Brief Interviews With Hideous Men
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This movie is viewed best as an overview of a certain mindset rather than of all men. It is comprised mainly of a series of interviews performed by a female interviewer (Julianne Nicholson). Male subjects include both strangers and close acquaintances. Nicholson is excellent, especially considering she is mostly silent. All women characters lack a voice here. This clearly symbolic reinforcement of women as objects and victims is interesting but also an easy evasion of creating the rare three-dimensional female characters.
The inconclusive interviews are, at times, frustrating. In fact, several cut off when the subject is about to confess his most important theory about himself or women. Perhaps the point here isn't so much what these men believe; it's that they believe they are right. Many stones are left unturned, as there really is only one general theme in a variety of guises, that of objectification. Here, male insecurities and self-hatred lead to misogyny. Men ruminate on the female mystique. One man describes objectification related more to race than gender. The pieces range from humorous, inoffensive, and light, to powerful and truly sickening; some are both.
'Brief Interviews with Hideous Men' has received mainly negative reviews. In spite of its flaws, the movie is funny, disturbing, and, ultimately, intense.
Krasinski, in his screenplay, tries to tie these stories together with the smallest of narrative hooks. Julianne Nicholson, representing every woman, stands as the film's central performance--a researcher studying the male perspective. Existing completely and only to tie the male stories together, however, her underdeveloped character adds little to the overall experience. Shot in outright interview sessions, observations from Nicholson's actual life and fantasy sequences and recreations--Krasinski pulls out all the filmic bells and whistles to unite this into a cohesive piece.Read more ›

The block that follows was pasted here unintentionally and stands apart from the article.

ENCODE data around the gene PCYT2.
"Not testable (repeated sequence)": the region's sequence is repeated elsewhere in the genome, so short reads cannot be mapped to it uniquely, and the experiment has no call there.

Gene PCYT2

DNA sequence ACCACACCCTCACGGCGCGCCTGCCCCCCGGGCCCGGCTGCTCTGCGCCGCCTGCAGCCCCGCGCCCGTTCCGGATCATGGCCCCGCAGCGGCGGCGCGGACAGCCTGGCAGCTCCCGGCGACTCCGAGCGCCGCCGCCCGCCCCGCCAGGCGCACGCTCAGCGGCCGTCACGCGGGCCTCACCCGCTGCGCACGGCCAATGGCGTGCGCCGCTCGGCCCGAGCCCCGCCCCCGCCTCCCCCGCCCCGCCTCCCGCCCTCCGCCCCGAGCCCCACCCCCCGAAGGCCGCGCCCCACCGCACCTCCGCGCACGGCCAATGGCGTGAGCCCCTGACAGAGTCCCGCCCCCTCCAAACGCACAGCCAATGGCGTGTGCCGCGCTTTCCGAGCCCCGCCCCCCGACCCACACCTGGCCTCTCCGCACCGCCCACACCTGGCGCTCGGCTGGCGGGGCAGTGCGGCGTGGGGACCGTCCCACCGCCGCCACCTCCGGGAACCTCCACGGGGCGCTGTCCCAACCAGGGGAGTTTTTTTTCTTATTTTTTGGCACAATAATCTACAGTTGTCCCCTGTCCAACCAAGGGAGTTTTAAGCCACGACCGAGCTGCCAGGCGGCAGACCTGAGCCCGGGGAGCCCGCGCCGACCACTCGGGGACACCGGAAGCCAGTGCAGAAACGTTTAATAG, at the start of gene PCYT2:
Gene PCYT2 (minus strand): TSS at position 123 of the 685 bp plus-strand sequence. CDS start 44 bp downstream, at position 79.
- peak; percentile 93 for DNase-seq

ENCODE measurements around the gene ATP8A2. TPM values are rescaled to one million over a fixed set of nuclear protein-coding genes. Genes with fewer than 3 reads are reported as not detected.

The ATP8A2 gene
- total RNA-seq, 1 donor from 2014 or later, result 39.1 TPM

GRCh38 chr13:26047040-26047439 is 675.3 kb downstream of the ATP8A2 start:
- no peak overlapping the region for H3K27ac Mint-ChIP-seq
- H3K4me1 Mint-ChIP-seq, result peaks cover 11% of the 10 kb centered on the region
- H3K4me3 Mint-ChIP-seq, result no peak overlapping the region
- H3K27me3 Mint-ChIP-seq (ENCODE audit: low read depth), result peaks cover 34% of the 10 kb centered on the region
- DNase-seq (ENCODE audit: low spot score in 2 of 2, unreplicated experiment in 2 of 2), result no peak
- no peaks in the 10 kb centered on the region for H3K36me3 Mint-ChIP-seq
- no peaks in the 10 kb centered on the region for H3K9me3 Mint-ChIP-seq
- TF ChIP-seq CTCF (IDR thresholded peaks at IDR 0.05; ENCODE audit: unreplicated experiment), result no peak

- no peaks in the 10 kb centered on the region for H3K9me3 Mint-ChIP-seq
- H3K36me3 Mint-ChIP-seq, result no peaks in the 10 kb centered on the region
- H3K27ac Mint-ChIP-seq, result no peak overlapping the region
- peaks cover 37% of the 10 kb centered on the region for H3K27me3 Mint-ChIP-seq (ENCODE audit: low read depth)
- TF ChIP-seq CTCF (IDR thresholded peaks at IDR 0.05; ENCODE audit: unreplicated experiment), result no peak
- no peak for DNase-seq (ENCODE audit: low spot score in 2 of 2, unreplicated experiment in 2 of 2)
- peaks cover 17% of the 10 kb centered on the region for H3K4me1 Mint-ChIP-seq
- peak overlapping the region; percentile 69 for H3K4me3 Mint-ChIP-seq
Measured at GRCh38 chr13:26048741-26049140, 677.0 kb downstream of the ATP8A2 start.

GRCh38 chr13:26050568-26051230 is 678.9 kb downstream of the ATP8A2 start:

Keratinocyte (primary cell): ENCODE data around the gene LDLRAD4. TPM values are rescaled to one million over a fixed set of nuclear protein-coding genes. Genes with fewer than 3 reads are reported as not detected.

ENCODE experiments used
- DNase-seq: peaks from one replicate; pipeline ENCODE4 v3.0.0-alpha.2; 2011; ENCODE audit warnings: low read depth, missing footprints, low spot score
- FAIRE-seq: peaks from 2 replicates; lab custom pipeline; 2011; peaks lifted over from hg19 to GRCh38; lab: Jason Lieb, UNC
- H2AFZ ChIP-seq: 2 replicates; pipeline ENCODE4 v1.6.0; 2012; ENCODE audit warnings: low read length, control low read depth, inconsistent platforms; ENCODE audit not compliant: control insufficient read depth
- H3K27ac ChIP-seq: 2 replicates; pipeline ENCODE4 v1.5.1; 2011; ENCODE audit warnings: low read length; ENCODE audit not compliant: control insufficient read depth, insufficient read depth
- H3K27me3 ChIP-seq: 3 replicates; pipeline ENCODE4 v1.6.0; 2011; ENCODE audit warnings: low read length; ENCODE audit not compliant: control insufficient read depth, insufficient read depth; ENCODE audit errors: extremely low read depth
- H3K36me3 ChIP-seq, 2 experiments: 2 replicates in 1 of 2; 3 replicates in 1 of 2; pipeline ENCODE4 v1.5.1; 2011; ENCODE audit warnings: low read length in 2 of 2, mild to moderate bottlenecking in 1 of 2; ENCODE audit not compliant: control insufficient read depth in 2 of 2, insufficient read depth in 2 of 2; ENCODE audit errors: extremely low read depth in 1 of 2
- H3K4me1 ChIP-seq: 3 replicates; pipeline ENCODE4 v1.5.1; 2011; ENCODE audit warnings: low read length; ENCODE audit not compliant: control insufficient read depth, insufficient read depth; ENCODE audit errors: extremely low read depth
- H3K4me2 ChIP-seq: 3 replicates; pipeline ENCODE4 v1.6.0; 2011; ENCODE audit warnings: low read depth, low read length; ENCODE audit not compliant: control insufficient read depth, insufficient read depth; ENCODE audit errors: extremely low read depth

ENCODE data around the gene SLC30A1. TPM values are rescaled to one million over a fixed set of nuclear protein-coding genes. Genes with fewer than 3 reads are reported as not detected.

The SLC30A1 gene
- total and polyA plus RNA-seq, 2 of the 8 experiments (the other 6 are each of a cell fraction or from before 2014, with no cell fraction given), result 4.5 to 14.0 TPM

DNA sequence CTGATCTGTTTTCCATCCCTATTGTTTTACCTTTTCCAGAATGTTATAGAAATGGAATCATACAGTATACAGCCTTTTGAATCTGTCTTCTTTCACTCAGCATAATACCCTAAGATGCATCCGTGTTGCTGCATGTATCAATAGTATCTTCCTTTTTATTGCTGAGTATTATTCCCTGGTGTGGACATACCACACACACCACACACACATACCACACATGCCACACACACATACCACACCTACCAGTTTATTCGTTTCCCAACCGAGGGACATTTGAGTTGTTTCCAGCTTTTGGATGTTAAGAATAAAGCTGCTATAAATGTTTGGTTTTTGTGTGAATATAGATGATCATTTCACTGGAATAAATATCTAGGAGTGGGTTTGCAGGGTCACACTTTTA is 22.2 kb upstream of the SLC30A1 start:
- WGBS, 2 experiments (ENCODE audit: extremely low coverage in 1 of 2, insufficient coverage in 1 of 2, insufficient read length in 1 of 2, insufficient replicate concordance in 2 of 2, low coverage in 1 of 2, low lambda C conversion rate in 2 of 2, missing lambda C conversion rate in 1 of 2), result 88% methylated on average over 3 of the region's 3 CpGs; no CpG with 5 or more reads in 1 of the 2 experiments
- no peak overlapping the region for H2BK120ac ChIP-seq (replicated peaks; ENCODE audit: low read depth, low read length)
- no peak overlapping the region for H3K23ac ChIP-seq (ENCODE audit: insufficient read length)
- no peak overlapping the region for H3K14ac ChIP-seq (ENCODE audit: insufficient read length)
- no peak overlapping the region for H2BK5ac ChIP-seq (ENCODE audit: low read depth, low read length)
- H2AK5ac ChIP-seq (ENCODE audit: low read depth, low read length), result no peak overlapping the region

Julianne's character is wounded and hurt by her boy friend (Krasinski) and so she obtains permission from her professor to take on a project of interviewing various men. Her goal is to learn how men think and why they treat women the way they do! The information she obtains is a mixture of painful truths, obvious lies, possible fantasies, sincere adoration of women, and devious mixed messages! Krasinski, who was also the director delivered one of the tougher monologues to his former girlfriend. I found him to be convincing as a rather insensitive character. In fact, the cast were very good, but I do think the film needed a little more editing because it did drag a few times.
Most Recent Customer Reviews
I bought this DVD because it is a work by Jim from The Office.
It was just ok. I was a little bored. I think the book is probably a lot better. Read more
John Krasinski’s “Brief Interviews With Hideous Men” film adaptation of David Foster Wallace’s book is an abomination. Read morePublished 23 months ago by Dysthymia83
The story reveals it self at the end, but far too long after I lost interest and stopped paying attention. Good acting, but poor adaptation.Published on January 29, 2011 by Rachel A. Flavin
i love david foster wallace... this film is shallow... i recommend you to read his books...Published on September 17, 2010 by Joan Winter